"The Island Inside" adds a new dimension of emotional complexity to the previously comic oeuvre of helming team Felix Sabroso and Dunia Ayaso.
A dark family drama set in the bright, bleak landscapes of Spain’s Canary Islands, “The Island Inside” adds a new dimension of emotional complexity to the previously comic oeuvre of helming team Felix Sabroso and Dunia Ayaso. Probing the attempts of a mother and three children to handle the legacy of a schizophrenic father, pic boasts uniformly fine perfs that find all the nuances in a meticulously worked-out script, but the lack of dramatic light and shade make for an unremittingly gray viewing experience. Despite having sunk at home on April release, “Island” deserves to re-emerge on the fest circuit.
After their aging, bedridden, diaper-wearing father, Juan (Celso Bugallo) falls from a window, creative-writing teacher Martin (Alberto San Juan) and sister Coral (Candela Pena) are reunited in the Canary Islands with their TV actress sibling Gracia (Cristina Marcos), who has flown in for the occasion.
Their French mother, Victoria (Geraldine Chaplin), pragmatic and protective, seems blind to the issues her damaged offspring are dealing with. Coral, tough-minded but perpetually on the verge of tears following a traumatic childhood event, cleans house for Sara (Emi Cazorla) and longs for something better with Sara’s policeman husband, Ivan (Antonio de la Torre), with whom she has dissatisfying kitchen sex.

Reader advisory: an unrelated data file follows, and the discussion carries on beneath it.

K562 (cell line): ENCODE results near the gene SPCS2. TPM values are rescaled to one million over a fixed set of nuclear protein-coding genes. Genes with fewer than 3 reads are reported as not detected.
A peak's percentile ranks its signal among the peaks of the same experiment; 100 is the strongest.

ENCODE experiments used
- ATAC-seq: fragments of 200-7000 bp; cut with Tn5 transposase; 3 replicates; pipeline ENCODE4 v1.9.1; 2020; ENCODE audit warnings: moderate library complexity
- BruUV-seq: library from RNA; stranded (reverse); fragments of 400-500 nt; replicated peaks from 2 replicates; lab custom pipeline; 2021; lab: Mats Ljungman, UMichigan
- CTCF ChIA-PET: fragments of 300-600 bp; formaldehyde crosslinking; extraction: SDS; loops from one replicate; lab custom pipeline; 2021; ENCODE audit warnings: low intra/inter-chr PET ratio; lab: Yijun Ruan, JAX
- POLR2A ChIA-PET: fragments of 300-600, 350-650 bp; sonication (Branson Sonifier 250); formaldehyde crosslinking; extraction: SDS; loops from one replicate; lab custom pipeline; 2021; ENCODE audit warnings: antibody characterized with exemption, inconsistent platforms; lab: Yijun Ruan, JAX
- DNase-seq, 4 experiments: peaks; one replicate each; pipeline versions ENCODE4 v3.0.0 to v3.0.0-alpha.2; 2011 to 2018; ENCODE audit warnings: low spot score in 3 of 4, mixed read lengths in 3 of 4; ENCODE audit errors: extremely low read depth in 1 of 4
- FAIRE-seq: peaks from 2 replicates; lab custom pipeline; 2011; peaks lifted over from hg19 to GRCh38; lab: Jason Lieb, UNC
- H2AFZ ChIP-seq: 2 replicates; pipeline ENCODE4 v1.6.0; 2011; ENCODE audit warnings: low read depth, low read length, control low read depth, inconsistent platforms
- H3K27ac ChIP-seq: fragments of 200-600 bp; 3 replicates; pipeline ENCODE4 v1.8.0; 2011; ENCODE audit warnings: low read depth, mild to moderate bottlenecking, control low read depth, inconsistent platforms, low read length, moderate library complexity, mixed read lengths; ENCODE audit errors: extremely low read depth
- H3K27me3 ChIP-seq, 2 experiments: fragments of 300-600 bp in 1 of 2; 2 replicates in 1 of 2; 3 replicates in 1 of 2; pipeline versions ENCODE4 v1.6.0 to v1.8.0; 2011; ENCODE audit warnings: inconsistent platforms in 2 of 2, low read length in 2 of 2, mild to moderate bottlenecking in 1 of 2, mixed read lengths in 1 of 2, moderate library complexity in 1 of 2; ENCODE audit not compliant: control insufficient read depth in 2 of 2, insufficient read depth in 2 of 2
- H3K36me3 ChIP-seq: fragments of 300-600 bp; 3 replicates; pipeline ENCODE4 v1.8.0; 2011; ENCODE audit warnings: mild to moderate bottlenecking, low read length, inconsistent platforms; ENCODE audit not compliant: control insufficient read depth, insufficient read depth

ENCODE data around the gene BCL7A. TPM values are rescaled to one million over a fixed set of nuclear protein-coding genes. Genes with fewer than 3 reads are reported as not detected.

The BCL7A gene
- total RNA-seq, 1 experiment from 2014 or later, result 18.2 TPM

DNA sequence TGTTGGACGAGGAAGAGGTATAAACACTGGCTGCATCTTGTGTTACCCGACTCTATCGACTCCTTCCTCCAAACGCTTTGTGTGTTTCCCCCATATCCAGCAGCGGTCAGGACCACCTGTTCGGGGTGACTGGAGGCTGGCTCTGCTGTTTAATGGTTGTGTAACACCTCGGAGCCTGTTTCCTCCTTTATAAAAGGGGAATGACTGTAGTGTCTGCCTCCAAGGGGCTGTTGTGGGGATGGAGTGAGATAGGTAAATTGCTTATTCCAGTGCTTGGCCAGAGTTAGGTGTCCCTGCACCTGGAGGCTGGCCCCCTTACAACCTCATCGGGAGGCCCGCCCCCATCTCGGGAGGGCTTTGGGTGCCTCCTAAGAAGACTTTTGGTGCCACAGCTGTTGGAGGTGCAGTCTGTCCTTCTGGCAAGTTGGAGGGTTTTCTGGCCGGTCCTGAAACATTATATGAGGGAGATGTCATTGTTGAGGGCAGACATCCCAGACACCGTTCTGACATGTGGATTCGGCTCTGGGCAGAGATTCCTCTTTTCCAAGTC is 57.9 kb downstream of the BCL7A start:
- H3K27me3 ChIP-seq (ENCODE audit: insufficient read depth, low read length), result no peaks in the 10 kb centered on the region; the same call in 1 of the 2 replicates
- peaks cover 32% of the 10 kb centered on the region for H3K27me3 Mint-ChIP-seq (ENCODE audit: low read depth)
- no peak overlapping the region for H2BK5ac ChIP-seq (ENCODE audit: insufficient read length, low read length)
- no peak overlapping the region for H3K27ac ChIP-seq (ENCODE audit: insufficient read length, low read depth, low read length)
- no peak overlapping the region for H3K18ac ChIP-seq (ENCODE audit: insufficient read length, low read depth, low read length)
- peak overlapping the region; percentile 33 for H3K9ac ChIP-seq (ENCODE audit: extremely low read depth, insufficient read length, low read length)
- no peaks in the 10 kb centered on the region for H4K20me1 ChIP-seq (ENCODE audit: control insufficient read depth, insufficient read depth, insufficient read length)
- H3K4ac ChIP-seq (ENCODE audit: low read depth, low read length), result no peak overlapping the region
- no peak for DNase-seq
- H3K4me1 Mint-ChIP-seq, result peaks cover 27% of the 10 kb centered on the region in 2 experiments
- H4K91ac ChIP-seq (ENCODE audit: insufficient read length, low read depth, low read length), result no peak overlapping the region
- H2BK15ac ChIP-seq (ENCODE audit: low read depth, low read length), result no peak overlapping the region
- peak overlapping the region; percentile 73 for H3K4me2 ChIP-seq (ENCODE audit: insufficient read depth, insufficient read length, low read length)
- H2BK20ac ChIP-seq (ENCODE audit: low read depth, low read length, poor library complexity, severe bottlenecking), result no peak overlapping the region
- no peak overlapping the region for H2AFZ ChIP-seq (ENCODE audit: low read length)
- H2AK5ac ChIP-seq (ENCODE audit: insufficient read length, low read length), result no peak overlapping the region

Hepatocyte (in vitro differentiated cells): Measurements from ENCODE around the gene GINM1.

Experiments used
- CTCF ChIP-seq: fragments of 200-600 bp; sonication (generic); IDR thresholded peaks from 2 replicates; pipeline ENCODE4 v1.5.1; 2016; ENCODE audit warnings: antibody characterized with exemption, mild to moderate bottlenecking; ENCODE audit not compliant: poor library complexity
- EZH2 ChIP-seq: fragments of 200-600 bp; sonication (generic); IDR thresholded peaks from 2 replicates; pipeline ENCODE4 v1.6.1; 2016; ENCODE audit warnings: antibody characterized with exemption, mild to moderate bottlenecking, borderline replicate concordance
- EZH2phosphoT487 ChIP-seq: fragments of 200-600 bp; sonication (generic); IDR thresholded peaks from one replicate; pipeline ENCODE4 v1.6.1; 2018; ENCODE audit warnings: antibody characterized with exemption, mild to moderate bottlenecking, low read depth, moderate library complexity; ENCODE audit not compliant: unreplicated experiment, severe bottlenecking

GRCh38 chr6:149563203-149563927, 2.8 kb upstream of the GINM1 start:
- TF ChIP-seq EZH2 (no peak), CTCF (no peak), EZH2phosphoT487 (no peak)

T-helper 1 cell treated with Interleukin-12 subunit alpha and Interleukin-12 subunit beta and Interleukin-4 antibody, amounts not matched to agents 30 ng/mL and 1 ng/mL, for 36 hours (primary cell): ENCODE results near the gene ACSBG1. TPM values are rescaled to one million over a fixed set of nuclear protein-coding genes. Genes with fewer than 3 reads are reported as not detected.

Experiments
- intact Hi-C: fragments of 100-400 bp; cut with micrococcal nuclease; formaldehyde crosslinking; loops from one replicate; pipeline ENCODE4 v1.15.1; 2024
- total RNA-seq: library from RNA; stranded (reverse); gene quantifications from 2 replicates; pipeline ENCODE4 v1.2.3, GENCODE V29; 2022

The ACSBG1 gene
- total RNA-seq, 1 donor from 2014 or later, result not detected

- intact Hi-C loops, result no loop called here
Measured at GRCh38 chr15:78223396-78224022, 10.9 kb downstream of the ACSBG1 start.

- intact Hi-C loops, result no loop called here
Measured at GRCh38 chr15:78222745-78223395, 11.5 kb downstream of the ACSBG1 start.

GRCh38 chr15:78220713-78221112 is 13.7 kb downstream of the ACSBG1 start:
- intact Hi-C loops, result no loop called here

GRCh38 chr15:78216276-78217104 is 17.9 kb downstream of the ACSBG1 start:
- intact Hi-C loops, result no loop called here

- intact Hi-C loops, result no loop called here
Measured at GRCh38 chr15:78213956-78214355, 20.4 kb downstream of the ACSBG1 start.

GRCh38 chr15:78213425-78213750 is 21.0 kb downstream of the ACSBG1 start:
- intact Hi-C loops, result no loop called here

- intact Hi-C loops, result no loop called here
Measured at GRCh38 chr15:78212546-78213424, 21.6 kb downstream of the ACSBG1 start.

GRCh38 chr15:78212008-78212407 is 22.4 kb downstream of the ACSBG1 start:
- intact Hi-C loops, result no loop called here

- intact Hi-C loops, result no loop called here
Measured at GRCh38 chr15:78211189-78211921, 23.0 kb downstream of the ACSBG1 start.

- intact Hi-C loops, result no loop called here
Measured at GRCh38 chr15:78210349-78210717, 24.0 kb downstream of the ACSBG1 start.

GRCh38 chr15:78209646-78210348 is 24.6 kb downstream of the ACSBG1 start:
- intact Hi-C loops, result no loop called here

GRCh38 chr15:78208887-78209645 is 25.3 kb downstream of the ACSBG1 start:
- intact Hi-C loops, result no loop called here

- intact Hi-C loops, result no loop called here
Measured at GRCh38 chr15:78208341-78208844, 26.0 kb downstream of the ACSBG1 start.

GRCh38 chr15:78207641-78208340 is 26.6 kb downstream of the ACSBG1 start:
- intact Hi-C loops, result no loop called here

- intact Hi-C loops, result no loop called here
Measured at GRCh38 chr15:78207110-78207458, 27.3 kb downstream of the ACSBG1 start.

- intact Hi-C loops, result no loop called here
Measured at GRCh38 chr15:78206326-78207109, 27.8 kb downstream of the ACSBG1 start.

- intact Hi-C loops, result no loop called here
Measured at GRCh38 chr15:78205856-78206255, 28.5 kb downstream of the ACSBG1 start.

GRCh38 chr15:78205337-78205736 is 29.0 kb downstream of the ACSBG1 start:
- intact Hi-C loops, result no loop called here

A set of nervous tics on legs, Martin comes close to parody, and some grimly hilarious dialogue points up his inability to deal with real-world issues. Fancying one of his students, Claudia (Gara Mora), he heads straight to a travel agent and buys them two tickets to Paris without telling her.
Gracia is pregnant by fellow thesp Raul (Vicente Ayala) and determined to have the child, despite the advice of her doctor that, given her mental instability and family history, she should terminate. On-set sequences in which Gracia confuses fiction with reality smack strongly of Almodovar.
Much of the film is a stripped-back, occasionally toe-curling study of the trio’s humiliations: All three are living in fantasy worlds and will pay the emotional consequences. But on a deeper level, pic asks to what extent their family background is responsible for their tribulations.
Thesps are persuasive across the board, with Pena adding to a long list of roles as the feisty but broken female, Marcos coming across as someone teetering on the edge, and San Juan’s nervous pauses injecting things with dose of necessary black humor early on. Bugallo’s colossal screen presence enlarges a small role, but Chaplin’s Victoria lacks definition.
On the credibility front, pic is at its shakiest with the idea that either Marcos or Gracia, borderline psychotics both, could have gotten their jobs in the first place, let alone hold them down. One scene, featuring Gracia and some metaphorical tropical fish, could probably have been cut.
Visuals make the most of the local landscapes and lighting, though there’s little here to generate a tourist rush. The score is gentle orchestral fare, but much is made of chanteuse Francoise Hardy’s “Comment te dire adieu,” one of several nods to a campier cinematic world from which helmers now seem to have moved on.